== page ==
Friday, September 26, 2014
It seems to me that for the past few years, I have lost some good friends and family to the reality of physical death. Of course some of that may be because of the fact that my friends and I are getting older and bodies do wear out. But even young people die.
The cause is from original sin. It sure changed everything. God warned Adam about sin ... but he didn't listen did he. So God did what He had to do ... He ordained and pronounced the sentence of physical death upon man. This death sentence was so traumatic and so destructive that all living things upon God's green earth also had to suffer the consequence of man's sin. Everything goes from order to disorder, from life to death.
How many people over the history of man have asked the very same question ... why? Some have asked ... "Why did my infant baby die?" Or ... "Why did the drunk driver live, but my wife or husband didn't?" Or a hundred other similar questions.
The only sure answer is ... "as in Adam, all die." (1st Corinthians 15:22)
Death isn't a fun subject to talk about ... but it's a reality ... and because God ordained it, it must be a good thing. Now that thought sounds strange doesn't it? No really, think what one particular death has already accomplished.
Who first thought of death? Who first brought it up? Doesn't the Word of God say that Jesus, as the Lamb ... "was slain from the foundation of the world." (Revelation 13:8)
Before creation, God had already purposed in His heart and mind to bring redemption to man through the death of Jesus. 1st Peter 1:18-20 speaks to this ...
"You were not redeemed with corruptible things ... But with the precious blood of Christ, as of a lamb without blemish and without spot: who verily was foreordained before the foundation of the world ..."
So death was planned and ordained by God. So I say it is good ... even though we don't like it. The fact is, I'm tired of death. I hate it. I've seen too much of it. Death leaves us hurting, death leaves us sorrowing. Not the one who dies, only we who are left behind. I don't ask why any more. I just accept the fact and have started to believe that God has a purpose in which even death plays a part.
For us, death goes back to God's sentence on original sin ... "it has been appointed for men to die." (Hebrews 9:27) And as Paul says in 1st Corinthians 15:50 & 53 ... "Flesh and blood cannot enter the kingdom of God" ... so we must leave the things of earth behind, (like our physical bodies) which is why he follows with ... "this corruptible must put on incorruption, and this mortal must put on immortality."
This now leads me to ask, who makes sure mortals die and put on immortality? God does of course. This brings me to Ephesians 1:11, in which Paul states in the first half of this verse "... we have obtained an inheritance ..." which speaks of eternity with Christ. But what I really want to comment on is one phrase in the last half of this scripture.
"... according to the purpose of him who worketh all things after the counsel of his own will …"
Notice ... "who worketh all things" … meaning, in the working of all things, His will and purpose is not confined to just one thing … such as salvation; but that every object and event is under His control and is in accordance with His eternal plan and purpose. The affirmation here is that ... "God does everything."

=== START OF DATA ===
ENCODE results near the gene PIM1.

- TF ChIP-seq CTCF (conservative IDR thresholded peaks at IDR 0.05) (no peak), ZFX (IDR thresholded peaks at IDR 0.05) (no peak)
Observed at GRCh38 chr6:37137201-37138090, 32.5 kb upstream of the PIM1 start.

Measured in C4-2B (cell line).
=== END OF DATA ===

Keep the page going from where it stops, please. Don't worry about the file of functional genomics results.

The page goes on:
God's hand is seen in everything, everywhere. Every leaf, flower or blade of grass, every sunrise and sunset, every flash of lightning all declare His glory and the power of God. There is not one object that we see that does not speak of the control of a God who has purpose in what He does.
It would be impossible to affirm any more positively that God’s rule is universal and over all things, than Paul does with the statement … "who worketh all things." Paul does not attempt to prove it. It is one of those points on which he does not deem it necessary to pause and reason, or to further explain why God does what He does. He merely affirms that fact which may be regarded as a conceded point of God's providence.
He works all things everywhere. But He does it in accordance with the laws of nature that He has already given. The general doctrine is … "that God works in all things and controls all things" according to … "the counsel of his own will."
The phrase "counsel of his own will" is designed to show that it is not by consulting man's opinion and will, or conforming to their views, but by His own views of what is proper and right. And that includes the sentence of death that Adam's original sin brought to man.
We are incapable of perceiving the reasons for what God does, and He is not required to make them known to others. His purpose for what He does is determined by what He alone views to be right. In every instance, we are to believe that there is a good reason for what He does, and may I add ... that we ought to have such a confidence in Him as to believe that He will do all things that is best for us whether we understand or not.
What man is there who has never had to face trouble, disappointment, sickness, sorrow or the death of someone near and dear to him? You may say that God isn't the cause of these things. You may be exactly right, and if you are ... what am I supposed to do with the following scripture?
Amos 3:6 ... "Shall there be evil in a city, and the Lord hath not done it?"
Is the Apostle Paul agreeing with Amos, and would he say the above evil was done ... "according to the purpose of him who worketh all things after the counsel of his own will ..." ?
Because God doesn't stop "things" from happening ... both good and bad, can we therefore say with any degree of certainty that God ordains them? I'm just asking.
We have to face reality. All kinds of stuff happens ... including death ... too soon and too often for me.
Deuteronomy 29:29 … "The secret things belong unto the LORD our God: but those things which are revealed belong unto us."